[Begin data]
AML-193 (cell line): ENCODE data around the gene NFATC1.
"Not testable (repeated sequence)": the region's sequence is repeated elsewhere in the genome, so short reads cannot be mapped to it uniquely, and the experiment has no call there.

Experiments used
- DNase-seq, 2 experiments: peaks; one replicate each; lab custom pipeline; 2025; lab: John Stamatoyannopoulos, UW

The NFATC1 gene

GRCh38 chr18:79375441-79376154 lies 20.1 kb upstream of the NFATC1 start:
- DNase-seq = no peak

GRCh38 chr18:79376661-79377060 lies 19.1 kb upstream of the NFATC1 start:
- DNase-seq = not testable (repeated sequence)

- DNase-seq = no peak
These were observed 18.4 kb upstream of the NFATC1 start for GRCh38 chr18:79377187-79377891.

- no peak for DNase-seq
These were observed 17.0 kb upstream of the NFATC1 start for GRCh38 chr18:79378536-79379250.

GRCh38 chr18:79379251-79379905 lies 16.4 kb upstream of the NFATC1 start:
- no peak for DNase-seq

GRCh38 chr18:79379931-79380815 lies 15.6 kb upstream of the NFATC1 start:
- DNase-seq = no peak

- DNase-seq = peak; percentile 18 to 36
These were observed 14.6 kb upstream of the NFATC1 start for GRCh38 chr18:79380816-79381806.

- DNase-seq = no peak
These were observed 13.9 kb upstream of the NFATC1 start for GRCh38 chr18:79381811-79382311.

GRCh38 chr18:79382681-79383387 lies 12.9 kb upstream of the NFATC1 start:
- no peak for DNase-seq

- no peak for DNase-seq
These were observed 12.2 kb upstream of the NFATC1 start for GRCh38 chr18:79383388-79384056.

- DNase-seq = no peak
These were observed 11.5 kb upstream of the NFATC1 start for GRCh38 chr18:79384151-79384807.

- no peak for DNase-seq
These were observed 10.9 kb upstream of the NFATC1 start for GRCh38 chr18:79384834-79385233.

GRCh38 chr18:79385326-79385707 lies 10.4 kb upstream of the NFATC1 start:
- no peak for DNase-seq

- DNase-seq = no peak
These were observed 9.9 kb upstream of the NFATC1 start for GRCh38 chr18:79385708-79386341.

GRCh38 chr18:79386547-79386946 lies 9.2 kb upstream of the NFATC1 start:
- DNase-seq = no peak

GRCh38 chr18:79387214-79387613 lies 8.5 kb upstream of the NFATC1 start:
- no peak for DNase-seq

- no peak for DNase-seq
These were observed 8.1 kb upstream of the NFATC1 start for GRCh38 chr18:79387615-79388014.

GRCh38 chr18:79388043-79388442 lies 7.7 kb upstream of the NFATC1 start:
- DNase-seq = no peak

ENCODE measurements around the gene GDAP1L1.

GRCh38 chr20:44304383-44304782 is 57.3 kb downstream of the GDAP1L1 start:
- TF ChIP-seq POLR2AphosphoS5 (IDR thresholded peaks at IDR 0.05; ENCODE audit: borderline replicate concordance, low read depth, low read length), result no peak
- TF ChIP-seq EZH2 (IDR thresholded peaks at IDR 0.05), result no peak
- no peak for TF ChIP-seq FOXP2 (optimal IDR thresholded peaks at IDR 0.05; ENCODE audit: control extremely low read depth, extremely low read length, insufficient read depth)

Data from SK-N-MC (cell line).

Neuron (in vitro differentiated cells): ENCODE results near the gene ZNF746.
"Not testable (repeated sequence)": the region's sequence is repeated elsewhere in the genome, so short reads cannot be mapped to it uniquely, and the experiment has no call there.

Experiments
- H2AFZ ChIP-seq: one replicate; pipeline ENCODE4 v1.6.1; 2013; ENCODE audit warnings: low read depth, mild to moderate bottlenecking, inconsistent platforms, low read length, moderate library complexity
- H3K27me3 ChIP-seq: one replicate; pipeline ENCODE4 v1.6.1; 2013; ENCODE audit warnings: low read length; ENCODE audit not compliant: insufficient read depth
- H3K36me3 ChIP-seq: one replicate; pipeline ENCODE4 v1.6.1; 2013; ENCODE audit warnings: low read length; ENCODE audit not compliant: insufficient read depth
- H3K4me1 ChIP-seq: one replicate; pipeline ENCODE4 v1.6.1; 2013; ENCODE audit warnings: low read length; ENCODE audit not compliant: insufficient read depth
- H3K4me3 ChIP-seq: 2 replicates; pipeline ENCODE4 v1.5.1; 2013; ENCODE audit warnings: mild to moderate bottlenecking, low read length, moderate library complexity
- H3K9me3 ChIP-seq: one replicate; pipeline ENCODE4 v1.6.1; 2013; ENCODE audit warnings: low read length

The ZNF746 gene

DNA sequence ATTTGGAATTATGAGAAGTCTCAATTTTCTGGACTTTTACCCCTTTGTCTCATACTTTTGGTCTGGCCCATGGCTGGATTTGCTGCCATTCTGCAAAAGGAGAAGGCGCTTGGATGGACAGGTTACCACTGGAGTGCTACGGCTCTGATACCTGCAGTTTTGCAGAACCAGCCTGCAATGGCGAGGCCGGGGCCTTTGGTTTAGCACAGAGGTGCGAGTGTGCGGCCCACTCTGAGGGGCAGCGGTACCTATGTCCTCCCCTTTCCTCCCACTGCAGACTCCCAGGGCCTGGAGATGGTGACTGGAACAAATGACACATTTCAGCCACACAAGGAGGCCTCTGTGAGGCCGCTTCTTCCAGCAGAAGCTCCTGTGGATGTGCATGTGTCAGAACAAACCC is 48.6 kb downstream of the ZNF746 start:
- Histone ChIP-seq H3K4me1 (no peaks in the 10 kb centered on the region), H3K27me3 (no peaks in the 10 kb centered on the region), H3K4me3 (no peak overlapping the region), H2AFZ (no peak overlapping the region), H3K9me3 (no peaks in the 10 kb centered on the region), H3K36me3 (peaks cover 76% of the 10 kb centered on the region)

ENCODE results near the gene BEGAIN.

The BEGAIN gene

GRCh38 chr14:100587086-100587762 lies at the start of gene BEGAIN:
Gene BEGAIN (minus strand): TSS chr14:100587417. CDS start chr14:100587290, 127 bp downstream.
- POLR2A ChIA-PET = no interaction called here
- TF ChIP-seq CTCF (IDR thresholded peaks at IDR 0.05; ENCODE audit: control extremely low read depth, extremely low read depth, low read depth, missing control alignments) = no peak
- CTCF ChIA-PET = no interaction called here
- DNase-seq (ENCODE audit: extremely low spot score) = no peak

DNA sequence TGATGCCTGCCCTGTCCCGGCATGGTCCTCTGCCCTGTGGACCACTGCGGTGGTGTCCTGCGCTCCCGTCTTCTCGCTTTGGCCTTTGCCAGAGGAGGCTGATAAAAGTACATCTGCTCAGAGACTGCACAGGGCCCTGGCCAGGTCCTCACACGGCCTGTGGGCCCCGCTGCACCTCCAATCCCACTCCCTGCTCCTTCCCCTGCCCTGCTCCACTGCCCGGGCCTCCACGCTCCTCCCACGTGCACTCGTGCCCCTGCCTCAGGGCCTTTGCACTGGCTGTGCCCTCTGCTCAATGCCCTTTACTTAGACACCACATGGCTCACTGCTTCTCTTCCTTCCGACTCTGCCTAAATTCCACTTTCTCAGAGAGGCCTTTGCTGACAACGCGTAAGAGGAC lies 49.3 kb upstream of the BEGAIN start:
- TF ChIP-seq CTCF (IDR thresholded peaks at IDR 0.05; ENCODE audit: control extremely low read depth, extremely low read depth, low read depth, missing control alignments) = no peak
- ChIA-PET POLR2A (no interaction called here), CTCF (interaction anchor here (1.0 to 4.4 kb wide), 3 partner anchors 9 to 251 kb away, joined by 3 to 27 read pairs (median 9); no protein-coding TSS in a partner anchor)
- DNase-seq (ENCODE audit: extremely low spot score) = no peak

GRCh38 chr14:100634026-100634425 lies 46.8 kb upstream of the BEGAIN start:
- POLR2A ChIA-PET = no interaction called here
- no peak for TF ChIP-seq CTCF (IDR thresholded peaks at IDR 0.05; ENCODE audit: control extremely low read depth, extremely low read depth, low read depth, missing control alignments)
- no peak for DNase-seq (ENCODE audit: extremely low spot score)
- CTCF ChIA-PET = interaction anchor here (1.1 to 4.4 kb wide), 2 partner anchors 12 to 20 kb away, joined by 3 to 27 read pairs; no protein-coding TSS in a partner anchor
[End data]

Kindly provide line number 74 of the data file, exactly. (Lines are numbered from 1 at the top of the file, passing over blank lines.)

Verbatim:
- no peak for TF ChIP-seq CTCF (IDR thresholded peaks at IDR 0.05; ENCODE audit: control extremely low read depth, extremely low read depth, low read depth, missing control alignments)